We are independent & ad-supported. We may earn a commission for purchases made through our links.

Advertiser Disclosure

Our website is an independent, advertising-supported platform. We provide our content free of charge to our readers, and to keep it that way, we rely on revenue generated through advertisements and affiliate partnerships. This means that when you click on certain links on our site and make a purchase, we may earn a commission. Learn more.

How We Make Money

We sustain our operations through affiliate commissions and advertising. If you click on an affiliate link and make a purchase, we may receive a commission from the merchant at no additional cost to you. We also display advertisements on our website, which help generate revenue to support our work and keep our content free for readers. Our editorial team operates independently from our advertising and affiliate partnerships to ensure that our content remains unbiased and focused on providing you with the best information and recommendations based on thorough research and honest evaluations. To remain transparent, we’ve provided a list of our current affiliate partners here.

What Is Boil-Up?

By Nicky Sutton
Updated May 16, 2024
Our promise to you
DelightedCooking is dedicated to creating trustworthy, high-quality content that always prioritizes transparency, integrity, and inclusivity above all else. Our ensure that our content creation and review process includes rigorous fact-checking, evidence-based, and continual updates to ensure accuracy and reliability.

Our Promise to you

Founded in 2002, our company has been a trusted resource for readers seeking informative and engaging content. Our dedication to quality remains unwavering—and will never change. We follow a strict editorial policy, ensuring that our content is authored by highly qualified professionals and edited by subject matter experts. This guarantees that everything we publish is objective, accurate, and trustworthy.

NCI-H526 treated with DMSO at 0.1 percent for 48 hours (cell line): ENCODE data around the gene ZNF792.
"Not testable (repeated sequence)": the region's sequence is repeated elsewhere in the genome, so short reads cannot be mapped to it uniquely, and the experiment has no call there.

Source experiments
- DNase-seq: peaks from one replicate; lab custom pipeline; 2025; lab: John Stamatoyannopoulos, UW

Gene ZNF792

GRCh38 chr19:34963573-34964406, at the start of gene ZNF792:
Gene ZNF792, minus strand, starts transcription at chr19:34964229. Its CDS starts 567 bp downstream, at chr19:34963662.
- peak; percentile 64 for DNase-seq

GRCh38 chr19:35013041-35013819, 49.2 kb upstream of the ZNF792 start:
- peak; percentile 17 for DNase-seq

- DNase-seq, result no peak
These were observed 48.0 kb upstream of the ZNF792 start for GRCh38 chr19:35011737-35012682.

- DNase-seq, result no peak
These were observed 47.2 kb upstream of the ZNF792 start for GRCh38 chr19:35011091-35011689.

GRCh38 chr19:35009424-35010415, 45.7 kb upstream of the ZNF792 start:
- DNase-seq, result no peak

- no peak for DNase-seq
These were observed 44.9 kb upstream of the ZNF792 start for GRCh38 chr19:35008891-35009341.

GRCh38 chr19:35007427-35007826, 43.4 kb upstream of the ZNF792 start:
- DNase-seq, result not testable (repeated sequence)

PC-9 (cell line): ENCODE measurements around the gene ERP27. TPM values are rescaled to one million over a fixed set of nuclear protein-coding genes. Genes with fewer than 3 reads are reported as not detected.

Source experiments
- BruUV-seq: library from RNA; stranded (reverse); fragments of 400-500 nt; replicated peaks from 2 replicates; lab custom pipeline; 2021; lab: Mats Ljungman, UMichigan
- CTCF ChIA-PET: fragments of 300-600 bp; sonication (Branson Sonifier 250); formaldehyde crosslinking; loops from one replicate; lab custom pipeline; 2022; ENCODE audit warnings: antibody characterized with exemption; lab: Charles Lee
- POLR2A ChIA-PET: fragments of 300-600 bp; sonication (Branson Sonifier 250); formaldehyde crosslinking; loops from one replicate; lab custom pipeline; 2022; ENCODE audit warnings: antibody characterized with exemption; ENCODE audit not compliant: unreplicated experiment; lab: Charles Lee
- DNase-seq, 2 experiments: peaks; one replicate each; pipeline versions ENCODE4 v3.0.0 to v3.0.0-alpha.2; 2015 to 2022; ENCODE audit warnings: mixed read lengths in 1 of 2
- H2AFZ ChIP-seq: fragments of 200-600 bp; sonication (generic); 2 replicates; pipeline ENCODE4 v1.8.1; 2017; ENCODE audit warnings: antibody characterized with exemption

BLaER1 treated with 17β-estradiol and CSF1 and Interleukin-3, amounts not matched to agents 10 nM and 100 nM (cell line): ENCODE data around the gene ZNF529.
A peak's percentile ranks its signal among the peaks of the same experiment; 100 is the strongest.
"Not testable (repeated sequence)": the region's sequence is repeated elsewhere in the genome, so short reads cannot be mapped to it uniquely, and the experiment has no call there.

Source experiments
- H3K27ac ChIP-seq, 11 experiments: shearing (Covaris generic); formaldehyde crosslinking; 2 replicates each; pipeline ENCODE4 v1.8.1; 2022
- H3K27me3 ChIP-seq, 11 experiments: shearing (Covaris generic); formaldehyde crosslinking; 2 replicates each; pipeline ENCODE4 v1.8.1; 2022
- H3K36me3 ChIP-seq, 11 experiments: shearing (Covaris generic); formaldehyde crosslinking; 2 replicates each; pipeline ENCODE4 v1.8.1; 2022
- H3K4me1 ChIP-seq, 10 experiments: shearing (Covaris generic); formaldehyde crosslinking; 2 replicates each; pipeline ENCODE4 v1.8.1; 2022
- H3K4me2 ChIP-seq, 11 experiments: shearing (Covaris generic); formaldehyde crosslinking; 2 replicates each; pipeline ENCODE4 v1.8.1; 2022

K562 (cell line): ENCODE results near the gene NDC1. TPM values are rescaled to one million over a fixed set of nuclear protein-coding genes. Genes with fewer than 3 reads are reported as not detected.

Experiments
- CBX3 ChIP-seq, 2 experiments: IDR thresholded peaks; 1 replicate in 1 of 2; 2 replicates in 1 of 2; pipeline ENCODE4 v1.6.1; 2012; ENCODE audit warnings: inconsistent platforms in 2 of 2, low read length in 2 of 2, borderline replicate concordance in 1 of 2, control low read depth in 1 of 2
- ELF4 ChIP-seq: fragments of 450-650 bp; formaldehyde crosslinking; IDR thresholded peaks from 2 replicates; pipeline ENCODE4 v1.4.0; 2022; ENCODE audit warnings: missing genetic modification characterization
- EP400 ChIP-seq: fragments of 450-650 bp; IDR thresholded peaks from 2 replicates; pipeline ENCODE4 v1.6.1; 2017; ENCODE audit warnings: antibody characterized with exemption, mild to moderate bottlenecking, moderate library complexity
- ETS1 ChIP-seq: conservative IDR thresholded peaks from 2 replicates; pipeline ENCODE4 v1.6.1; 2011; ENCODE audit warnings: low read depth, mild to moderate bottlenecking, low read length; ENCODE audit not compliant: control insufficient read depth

Over the years, we've refined our approach to cover a wide range of topics, providing readers with reliable and practical advice to enhance their knowledge and skills. That's why millions of readers turn to us each year. Join us in celebrating the joy of learning, guided by standards you can trust.

Editorial Standards

At DelightedCooking, we are committed to creating content that you can trust. Our editorial process is designed to ensure that every piece of content we publish is accurate, reliable, and informative.

Our team of experienced writers and editors follows a strict set of guidelines to ensure the highest quality content. We conduct thorough research, fact-check all information, and rely on credible sources to back up our claims. Our content is reviewed by subject matter experts to ensure accuracy and clarity.

We believe in transparency and maintain editorial independence from our advertisers. Our team does not receive direct compensation from advertisers, allowing us to create unbiased content that prioritizes your interests.